The concept of halving was developed to ensure the progressive flow of coins, which means that the number of tokens entering circulation is cut by half every three years and nine months. What are the repercussions?
When Bitcoin reaches that limit, mining fees will disappear, meaning that miners will likely only make profits from transaction processing fees instead of solving mathematical problems to be rewarded. So far, over 19 million BTC have been mined, and it’s 2140 that we expect to see the token reach its supply limit.
On the other hand, investors might also experience several effects, depending on its long-term evolution. Whether it will function like bars of gold or pocket change 100 years from now is debatable, and you should always make investment decisions using common sense.
If the demand for Bitcoin grows once the supply limit is met, its value will rise, possibly bringing other cryptocurrencies’ prices up, too. In the cryptocurrency world, when Bitcoin’s soaring, its competitors are also rising.
Some crypto-enthusiasts, investors, and analysts are optimistic about Bitcoin’s revival, as 2024 is a year for its halving event. Generally, previous halvings have been linked with price upturns, which fuels the bullish sentiment regarding this cryptocurrency.
What about Ethereum?
With Ethereum, there’s another story. This ecosystem is growing by leaps and bounds as the smart contracts, and decentralised applications (dApps) powered and developed with Ethereum’s platform are rising in popularity. Besides building apps, this technology facilitates transactions, communication, and asset holding, and the myriad areas in which it can find application range from gaming to art to tech.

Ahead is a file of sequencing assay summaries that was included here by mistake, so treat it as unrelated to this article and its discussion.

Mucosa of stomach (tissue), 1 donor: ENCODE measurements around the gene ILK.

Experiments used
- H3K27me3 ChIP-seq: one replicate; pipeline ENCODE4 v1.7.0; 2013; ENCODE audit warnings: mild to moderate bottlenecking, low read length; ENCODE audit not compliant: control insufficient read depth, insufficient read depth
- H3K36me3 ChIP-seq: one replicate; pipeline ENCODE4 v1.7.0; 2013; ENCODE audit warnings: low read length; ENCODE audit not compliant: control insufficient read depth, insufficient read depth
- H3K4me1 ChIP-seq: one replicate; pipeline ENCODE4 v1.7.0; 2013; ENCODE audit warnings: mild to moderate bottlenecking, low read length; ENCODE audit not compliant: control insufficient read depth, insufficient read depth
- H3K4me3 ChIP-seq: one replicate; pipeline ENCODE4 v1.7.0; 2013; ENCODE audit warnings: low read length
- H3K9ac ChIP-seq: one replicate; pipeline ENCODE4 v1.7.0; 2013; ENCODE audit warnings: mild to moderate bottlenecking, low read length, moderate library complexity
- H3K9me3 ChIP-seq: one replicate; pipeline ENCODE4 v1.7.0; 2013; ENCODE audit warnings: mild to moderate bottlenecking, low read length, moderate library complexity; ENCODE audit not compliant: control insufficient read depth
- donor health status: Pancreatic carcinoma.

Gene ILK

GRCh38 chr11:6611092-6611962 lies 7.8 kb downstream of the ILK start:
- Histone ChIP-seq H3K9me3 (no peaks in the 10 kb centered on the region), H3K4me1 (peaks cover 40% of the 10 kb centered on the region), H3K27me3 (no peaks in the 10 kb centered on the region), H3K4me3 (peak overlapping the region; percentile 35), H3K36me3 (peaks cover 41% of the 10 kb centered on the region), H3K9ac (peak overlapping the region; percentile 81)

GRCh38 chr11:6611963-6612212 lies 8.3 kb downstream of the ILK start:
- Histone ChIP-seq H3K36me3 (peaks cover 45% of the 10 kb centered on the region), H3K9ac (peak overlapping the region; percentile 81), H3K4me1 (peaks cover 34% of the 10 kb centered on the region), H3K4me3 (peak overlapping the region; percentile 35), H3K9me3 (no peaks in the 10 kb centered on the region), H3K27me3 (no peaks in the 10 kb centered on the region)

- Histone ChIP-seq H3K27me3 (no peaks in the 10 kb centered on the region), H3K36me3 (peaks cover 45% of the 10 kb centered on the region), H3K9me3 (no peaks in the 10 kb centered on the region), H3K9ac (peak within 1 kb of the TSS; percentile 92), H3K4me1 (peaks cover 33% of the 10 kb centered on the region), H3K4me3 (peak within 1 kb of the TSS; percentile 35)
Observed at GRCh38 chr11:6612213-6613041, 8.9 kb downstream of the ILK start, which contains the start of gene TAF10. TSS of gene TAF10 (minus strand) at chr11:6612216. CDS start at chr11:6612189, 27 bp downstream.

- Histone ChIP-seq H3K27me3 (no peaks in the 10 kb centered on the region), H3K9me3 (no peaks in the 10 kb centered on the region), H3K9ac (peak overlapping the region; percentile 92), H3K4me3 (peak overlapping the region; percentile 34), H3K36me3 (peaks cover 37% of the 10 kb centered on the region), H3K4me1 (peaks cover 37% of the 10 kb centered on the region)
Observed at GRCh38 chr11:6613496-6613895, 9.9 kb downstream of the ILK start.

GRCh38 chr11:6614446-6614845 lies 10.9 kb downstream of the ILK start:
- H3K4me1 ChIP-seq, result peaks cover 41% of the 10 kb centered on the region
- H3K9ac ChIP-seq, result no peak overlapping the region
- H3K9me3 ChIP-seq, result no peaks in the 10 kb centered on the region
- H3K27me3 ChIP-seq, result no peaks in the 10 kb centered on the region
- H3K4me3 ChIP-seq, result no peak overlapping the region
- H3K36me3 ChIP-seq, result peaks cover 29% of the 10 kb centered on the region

While Bitcoin and Ethereum are both digital currencies and blockchains, the purpose of the latter is to go beyond just enabling a virtual coin and to deploy dApps and smart contracts without downtime, fraud, or third-party implication, it uses its own programming language.
Regarding its relevancy, Ethereum is used for several main purposes, including: to be traded on exchange platforms, to make payments, to be held as an investment, and to be used on its network to pay transaction fees. If Bitcoin is compared to digital gold because it’s the largest cryptocurrency, Ethereum is regarded as digital silver owing to its wide variety of applications.
Just like its rivals, Ethereum has gone through its struggles, especially last year. Last year, its value dropped by more than 40%, but starting off 2023, it looks like it’s set for gains. On 12 April, and following the Merge, this network will undergo the long-awaited Shanghai update, showing that it is moving ahead and adapting.
As described above, Bitcoin’s halving is expected to take place next year in April. The exact date is unofficial, as the time needed to create new blocks varies. On the other hand, Ethereum is experiencing changes and updates, and while it has already contributed to a greener tomorrow by reducing energy consumption by almost 99.99%, it is set to improve, showcasing the blockchain’s myriad advantages continually.
Whether Bitcoin or Ethereum makes better choices depends on your long-term financial goals and expectations. However, what’s for sure is that they are highly volatile and unpredictable, and you should invest only when you are prepared and informed.